Nest bank underwater

It’s been raining on and off for nearly two weeks now. The bank that the kingfishers are nesting in was completely inundated by the end of the first week of July and a week later, the water level is still very high.

The kingfishers had just about started mating again in the few days before the rain returned, so at least they won’t have lost any young. However, it does mean that once again their attempt at starting a second brood has been bought to an abrupt halt.

Photo by Helen

With the river being so high, the kingfishers have been regularly seen on the canal and a local ornamental lake over the last few days. Although I saw a cormorant fishing on the river, I can’t imagine that the kingfishers would be able to catch much with the river in its current state.

The image on the right shows a stile I often use which has now become a jetty as the River Trent inundates the adjoining field. Fortunately the farmer was quick off the mark and removed the cattle and sheep from the field in plenty of time.

Once the river levels begin to drop, it remains to be seen whether the kingfishers will return to the bank to try again. With the river having been high for over a week, I wonder whether the kingfishers instinct to start another brood while they have time will lead them to seek an alternate site away from the river.

Another flood & a collapsing bank

On the day that the kingfishers began incubating their second brood the rain started again. A week later and the water levels are pretty much where they were during the floods in April. During my visit to the nest site on Saturday 9th June, I’m horrified to see a substantial section of the bank directly beneath the kingfisher burrow collapse into the river. The kingfisher burrow entrance, that had been in the middle of a smooth bank face, was now overhanging a gaping hole where the bank had collapsed away.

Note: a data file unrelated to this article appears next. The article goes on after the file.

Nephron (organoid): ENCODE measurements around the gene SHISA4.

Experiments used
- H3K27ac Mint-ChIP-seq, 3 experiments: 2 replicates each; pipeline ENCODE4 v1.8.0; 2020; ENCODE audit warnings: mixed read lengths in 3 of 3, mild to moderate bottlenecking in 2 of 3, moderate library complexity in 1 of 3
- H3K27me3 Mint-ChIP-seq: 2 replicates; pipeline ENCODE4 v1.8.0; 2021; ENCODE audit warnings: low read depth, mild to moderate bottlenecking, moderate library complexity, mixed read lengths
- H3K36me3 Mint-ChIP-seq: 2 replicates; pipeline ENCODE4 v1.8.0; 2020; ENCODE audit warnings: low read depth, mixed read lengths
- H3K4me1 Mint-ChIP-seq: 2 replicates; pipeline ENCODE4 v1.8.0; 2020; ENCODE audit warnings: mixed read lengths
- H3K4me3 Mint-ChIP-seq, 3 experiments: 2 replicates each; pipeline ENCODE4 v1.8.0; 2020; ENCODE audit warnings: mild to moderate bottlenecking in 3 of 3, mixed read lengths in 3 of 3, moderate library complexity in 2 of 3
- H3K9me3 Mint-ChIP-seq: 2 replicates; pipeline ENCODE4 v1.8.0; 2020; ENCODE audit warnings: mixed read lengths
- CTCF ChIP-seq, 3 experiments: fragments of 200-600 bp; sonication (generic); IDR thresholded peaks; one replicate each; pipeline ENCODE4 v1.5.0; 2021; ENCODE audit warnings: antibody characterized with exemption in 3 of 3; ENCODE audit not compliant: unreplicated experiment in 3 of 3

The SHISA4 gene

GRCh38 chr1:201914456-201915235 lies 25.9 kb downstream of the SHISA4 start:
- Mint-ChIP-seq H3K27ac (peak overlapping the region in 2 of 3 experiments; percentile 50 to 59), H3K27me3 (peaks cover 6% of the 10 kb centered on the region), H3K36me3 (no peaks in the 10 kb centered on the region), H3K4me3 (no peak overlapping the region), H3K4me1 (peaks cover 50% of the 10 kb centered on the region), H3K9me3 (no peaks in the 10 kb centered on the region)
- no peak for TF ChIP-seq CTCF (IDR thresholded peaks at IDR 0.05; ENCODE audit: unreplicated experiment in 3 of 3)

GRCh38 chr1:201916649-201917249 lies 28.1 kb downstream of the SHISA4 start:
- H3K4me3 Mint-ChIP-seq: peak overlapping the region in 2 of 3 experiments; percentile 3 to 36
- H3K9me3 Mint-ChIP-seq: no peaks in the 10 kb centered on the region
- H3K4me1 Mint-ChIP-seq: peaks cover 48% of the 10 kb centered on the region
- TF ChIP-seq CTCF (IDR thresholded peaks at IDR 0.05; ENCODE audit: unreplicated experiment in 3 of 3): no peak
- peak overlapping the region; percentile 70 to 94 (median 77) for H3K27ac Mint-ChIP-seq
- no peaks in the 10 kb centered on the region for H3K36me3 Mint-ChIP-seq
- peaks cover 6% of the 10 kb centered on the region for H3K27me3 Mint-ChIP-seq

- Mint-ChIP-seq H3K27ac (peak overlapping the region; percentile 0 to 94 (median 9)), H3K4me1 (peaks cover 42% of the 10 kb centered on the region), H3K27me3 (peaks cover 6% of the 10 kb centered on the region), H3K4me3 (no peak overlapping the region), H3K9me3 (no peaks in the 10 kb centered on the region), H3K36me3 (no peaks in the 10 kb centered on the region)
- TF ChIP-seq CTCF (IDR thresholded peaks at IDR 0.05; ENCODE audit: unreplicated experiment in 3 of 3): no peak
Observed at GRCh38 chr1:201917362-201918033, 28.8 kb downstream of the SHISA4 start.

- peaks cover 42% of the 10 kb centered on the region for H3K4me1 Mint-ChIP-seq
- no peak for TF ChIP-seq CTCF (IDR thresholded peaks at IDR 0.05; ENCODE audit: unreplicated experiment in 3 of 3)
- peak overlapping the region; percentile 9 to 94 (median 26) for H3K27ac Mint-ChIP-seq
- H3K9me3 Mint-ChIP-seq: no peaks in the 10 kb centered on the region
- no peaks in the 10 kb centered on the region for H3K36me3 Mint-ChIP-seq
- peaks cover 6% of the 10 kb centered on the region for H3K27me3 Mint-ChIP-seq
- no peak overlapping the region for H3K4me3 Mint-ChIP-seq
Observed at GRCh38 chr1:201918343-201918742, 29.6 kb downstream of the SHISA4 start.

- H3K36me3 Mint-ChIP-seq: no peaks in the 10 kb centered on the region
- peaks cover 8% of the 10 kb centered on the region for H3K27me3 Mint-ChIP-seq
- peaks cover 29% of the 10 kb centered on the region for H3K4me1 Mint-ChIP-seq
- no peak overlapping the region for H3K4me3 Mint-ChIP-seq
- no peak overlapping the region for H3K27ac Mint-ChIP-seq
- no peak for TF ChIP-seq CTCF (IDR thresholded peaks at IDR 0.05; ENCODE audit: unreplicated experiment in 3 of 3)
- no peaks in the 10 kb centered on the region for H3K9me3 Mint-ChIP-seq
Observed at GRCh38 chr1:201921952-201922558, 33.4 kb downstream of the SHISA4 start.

When the collapse happened, the female, who was incubating at the time, immediately exited the burrow and seemed very reluctant to return to the nest. She repeatedly flew across the river and hovered near the burrow entrance, but just didn’t seem to have the confidence to enter. A few minutes later she flew off downstream. Fortunately, the male returned to the nest shortly afterwards and flew straight into the burrow as if nothing had happened.

I stayed on site to wait for the female to return and I’m pleased to say that an hour later she returned. She perched opposite the nest and called to the male, who immediately flew across to perch next to her. A few seconds later the male headed off downstream and the female flew across to the burrow and entered. The following morning both birds were continuing to take shifts brooding and the water level had receded a couple of feet, exposing more of the chasm below the nest burrow. The nest chamber itself is about 2-3 feet into the bank, but if the top section of the bank collapses, it’s anyone’s guess as to whether the nest will remain viable.

In a final turn of events, the disused burrow to the right of the kingfisher nest was once again being visited by Sand Martins on Sunday morning. The martin’s were present most of the time I was there (about 3 hours), perching at the burrow entrance and entering, sometimes two at a time. Whether they’ll move in this time remains to be seen.

Meet the martins…

I captured some fascinating footage on Monday when I went to check the flood water levels. All in all it was a great session, the water levels had dropped again, I had a brief glimpse of an otter and then I noticed that we had some new potential residents on the bank.